Preliminary Climate Summary for January:
January 2015 started out much like last year with a spell of much colder than normal temperatures. At least five communities saw temperatures plummet to -30 F or colder during the first half of the month. But unlike last year, the second half of the month brought a long stretch of warmer than normal temperatures to the state, more than offsetting the earlier cold spell. Most observers report a mean January temperature that ranges from 3 to 5 degrees F warmer than normal, marking this month among the top 20 warmest months of January in state history. Extremes for the month ranged from -35F on the 13th at Cook (St Louis County) to 49F at Milan on the 19th and at Wells on the 26th.
Most observers reported a drier than normal month of January. In fact a number of locations reported less than half of normal precipitation. On a statewide basis it was the driest January since that of 2008. For most climate stations the monthly total snowfall was very sparse. Only a few northern Minnesota locations reported near normal or above normal snowfall for the month. Those included: International Falls 19.6"; Ely 16.8"; Isabella 16.0", and Orr and Kabetogama 15.8". Some of these totals may grow higher as there is another chance for snow on Saturday, the last day of the month. As the end of the month nears, the U.S. Drought Monitor puts 98 percent of the Minnesota landscape into the drier than normal category and roughly 6 percent into the moderate drought category. Further, an analysis by the DNR-State Climatology Office shows that well over half of the state landscape has 2 inches or less of snow cover, something not seen since late January of 2007.
Another significant climate feature of January was the relative absence of sunny days. For some locations in the state January brought only 4 or 5 sunny days, the rest being partly or mostly cloudy. There were some days with fog, freezing drizzle, and freezing rain as well, including Wednesday (Jan 28) of this week.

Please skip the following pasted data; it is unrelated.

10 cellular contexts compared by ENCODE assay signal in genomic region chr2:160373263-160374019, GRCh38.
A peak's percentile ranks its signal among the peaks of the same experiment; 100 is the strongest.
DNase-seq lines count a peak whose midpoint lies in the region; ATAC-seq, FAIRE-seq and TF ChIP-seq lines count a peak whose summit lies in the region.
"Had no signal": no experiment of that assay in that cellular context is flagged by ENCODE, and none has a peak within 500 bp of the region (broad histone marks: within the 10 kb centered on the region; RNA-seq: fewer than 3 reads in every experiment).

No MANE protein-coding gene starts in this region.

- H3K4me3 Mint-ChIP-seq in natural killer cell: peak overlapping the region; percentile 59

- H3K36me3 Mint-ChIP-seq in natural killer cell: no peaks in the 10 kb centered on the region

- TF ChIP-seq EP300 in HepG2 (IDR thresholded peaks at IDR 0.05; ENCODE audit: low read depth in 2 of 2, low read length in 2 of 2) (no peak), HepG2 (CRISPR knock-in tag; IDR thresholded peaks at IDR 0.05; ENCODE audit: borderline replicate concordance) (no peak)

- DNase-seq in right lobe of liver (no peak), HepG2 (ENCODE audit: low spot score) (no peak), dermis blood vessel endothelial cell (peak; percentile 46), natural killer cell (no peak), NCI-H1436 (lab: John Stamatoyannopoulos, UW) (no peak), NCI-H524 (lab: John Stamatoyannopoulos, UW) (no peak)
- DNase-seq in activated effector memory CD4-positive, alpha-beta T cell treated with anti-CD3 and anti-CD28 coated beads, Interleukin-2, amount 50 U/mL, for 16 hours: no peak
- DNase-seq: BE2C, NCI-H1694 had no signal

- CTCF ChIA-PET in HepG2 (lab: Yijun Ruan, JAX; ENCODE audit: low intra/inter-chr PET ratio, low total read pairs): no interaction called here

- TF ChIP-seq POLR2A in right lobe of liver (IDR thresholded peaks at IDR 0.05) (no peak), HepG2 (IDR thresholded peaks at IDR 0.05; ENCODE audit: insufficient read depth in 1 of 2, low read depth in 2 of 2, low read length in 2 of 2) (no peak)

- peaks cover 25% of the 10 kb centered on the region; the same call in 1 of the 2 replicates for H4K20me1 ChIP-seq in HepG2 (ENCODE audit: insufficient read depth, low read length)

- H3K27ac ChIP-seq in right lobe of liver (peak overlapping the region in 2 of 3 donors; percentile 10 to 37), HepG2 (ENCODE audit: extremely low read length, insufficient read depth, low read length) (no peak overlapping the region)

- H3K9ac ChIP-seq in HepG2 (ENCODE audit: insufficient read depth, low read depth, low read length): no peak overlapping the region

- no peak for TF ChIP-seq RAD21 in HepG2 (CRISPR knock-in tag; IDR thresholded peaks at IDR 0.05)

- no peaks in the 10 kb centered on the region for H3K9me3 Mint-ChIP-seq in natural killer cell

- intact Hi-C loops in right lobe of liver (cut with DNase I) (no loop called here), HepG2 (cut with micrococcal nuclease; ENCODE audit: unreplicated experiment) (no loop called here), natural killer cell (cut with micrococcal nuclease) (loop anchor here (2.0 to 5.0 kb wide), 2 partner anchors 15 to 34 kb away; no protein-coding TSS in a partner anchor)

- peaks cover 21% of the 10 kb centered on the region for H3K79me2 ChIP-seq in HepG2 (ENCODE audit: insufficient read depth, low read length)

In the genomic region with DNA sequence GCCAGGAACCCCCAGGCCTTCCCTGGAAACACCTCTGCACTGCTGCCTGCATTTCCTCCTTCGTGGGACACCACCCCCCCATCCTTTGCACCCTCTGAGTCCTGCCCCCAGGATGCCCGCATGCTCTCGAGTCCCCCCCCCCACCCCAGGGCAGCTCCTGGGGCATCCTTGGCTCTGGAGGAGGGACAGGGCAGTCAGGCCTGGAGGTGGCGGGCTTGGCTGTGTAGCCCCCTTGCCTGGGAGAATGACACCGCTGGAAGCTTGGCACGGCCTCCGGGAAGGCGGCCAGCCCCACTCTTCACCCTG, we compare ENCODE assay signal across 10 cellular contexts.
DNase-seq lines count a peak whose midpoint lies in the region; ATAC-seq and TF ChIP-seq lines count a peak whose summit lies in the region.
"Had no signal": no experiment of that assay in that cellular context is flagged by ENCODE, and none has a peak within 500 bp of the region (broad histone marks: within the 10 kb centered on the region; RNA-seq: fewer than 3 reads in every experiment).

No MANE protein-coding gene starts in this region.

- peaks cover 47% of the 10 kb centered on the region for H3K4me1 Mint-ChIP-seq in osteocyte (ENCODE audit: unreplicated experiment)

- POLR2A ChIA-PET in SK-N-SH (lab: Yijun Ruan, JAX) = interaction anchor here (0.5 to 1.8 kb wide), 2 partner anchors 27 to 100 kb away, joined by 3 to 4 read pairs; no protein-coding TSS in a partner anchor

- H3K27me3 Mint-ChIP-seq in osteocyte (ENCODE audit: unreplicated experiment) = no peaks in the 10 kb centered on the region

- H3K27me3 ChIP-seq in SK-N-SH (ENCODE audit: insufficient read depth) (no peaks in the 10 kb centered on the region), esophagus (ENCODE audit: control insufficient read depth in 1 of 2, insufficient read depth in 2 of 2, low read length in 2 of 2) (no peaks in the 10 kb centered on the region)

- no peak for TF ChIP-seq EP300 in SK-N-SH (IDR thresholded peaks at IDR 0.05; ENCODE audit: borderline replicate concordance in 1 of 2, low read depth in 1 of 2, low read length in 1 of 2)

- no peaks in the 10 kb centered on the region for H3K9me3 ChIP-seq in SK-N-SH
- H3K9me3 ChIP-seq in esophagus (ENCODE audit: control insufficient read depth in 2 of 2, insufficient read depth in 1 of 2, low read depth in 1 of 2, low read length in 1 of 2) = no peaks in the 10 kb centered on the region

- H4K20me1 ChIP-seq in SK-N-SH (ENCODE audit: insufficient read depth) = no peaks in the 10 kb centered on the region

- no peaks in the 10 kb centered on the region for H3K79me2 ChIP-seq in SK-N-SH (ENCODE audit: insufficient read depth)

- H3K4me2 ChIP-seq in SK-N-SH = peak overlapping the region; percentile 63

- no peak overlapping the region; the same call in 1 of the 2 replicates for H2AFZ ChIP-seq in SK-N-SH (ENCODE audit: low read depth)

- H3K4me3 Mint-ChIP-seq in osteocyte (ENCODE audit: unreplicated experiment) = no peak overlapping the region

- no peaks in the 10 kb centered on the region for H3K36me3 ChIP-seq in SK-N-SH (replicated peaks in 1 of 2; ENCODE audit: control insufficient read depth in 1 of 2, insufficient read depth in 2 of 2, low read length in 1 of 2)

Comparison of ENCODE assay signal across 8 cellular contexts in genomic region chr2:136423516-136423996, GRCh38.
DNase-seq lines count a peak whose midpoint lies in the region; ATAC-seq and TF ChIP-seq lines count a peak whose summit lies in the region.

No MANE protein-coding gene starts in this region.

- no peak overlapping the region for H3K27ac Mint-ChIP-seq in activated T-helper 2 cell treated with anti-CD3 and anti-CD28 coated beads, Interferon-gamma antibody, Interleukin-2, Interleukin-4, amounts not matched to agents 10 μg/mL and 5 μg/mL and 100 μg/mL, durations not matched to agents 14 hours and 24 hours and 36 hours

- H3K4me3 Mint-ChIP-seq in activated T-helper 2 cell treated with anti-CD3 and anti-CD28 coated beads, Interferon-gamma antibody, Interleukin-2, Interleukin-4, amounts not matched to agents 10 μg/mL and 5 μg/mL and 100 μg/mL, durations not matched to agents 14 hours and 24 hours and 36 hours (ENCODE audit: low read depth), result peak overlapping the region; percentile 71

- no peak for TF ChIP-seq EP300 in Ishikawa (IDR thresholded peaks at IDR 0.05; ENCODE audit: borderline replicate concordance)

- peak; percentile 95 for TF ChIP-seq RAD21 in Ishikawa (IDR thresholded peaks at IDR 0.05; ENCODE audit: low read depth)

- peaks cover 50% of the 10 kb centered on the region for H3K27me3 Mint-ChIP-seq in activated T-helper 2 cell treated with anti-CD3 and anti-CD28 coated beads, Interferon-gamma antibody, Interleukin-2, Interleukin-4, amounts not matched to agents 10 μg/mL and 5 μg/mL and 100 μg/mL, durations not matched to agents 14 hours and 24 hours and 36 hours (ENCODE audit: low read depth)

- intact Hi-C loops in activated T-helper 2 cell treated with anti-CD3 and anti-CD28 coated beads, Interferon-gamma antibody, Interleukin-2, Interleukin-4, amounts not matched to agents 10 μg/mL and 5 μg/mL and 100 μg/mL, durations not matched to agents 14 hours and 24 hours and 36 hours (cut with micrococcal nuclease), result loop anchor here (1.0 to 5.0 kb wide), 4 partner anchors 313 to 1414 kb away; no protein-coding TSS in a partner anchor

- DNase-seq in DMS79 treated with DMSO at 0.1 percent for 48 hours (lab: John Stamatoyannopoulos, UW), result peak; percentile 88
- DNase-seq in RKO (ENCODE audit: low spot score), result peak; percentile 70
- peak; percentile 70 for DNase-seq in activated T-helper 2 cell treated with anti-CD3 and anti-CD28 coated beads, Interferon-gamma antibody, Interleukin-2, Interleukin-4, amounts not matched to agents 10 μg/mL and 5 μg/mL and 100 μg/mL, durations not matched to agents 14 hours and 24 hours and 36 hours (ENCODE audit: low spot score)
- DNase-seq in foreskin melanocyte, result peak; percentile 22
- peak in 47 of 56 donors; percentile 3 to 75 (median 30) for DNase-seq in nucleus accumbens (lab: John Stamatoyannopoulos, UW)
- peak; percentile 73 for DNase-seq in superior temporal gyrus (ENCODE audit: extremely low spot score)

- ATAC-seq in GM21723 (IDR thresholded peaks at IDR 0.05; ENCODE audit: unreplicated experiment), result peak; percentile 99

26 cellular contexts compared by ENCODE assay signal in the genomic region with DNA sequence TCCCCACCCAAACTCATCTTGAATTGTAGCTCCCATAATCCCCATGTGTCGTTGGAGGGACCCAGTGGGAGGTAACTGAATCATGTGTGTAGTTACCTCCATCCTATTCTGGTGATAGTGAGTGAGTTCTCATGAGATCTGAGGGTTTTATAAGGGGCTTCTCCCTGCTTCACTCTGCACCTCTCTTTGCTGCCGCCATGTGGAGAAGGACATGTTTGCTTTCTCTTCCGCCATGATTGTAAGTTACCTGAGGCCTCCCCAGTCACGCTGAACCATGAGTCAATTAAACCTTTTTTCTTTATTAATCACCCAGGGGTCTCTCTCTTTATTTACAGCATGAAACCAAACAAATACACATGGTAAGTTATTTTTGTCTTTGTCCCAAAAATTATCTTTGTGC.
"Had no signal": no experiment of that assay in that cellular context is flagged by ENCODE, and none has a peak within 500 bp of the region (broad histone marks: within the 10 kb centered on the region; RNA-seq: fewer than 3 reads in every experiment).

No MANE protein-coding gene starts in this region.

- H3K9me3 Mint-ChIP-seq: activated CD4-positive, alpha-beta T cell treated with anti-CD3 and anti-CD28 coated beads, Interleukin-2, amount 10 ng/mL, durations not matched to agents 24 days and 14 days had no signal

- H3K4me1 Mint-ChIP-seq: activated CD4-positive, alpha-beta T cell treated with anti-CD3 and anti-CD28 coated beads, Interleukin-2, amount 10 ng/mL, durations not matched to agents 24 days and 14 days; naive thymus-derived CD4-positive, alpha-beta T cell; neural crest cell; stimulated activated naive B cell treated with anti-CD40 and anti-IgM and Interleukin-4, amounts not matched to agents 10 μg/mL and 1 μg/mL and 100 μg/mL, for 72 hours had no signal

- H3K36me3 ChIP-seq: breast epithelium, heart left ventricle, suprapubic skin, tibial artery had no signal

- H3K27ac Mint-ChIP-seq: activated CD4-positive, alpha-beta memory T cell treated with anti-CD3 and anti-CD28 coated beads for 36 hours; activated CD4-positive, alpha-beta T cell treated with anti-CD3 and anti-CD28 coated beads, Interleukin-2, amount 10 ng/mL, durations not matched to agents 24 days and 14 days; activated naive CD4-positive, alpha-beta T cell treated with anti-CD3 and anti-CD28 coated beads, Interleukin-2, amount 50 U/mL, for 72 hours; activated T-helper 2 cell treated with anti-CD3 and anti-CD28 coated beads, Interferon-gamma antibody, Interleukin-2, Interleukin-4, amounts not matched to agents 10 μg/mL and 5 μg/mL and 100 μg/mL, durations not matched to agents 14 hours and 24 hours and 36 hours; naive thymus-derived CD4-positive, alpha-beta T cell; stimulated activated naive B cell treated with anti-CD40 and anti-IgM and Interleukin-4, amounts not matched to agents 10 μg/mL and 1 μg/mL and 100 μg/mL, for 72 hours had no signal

MPR Coverage of Climate Change in Minnesota:MPR listeners should be aware that the newsroom staff are preparing to bring a multi-faceted examination of climate change and its consequences for Minnesota in a series of reports coming up on "Morning Edition" and "All Things Considered." Two of the main contributors, Dan Kraker and Elizabeth Dunbar will share their perspectives on preparing this story during the "Morning Edition" program next Monday, Groundhog's Day, famously known as the coldest day in Minnesota history because of a reading of -60F at Tower, MN on February 2, 1996. I encourage you to listen in.
Weekly Weather Potpourri:A historic blizzard brought heavy snow and white-out conditions to portions of the Northeastern USA over Monday through Wednesday this week (Jan 26-28). Many cities received over 30 inches of total snowfall including South Boston, Plymouth, and Worcester, MA, along with Putnam and Thompson, CT. Scores of daily snowfall records were shattered on January 27th including 22.1 inches at Boston, MA and 22.2 inches at Portland, ME. In addition 40 mph to 60 mph winds were measured in a number of places causing huge snow drifts to be formed. Winds exceeded 70 mph at some locations. Chatham, MA reported a gust to 75 mph while the Mt Washington Observatory in NH reported wind gusts up to 107 mph on January 27th.
Two Tropical Cyclones in the Southern Indian Ocean (named Diamondra and Eunice) were being monitored this week. Diamondra died out to sea, while Eunice intensified producing nearly 40 foot wave heights and winds over 150 mph. It was moving in a southeasterly direction south of Diego Garcia and was expected to diminish by early next week without affecting any nearly islands.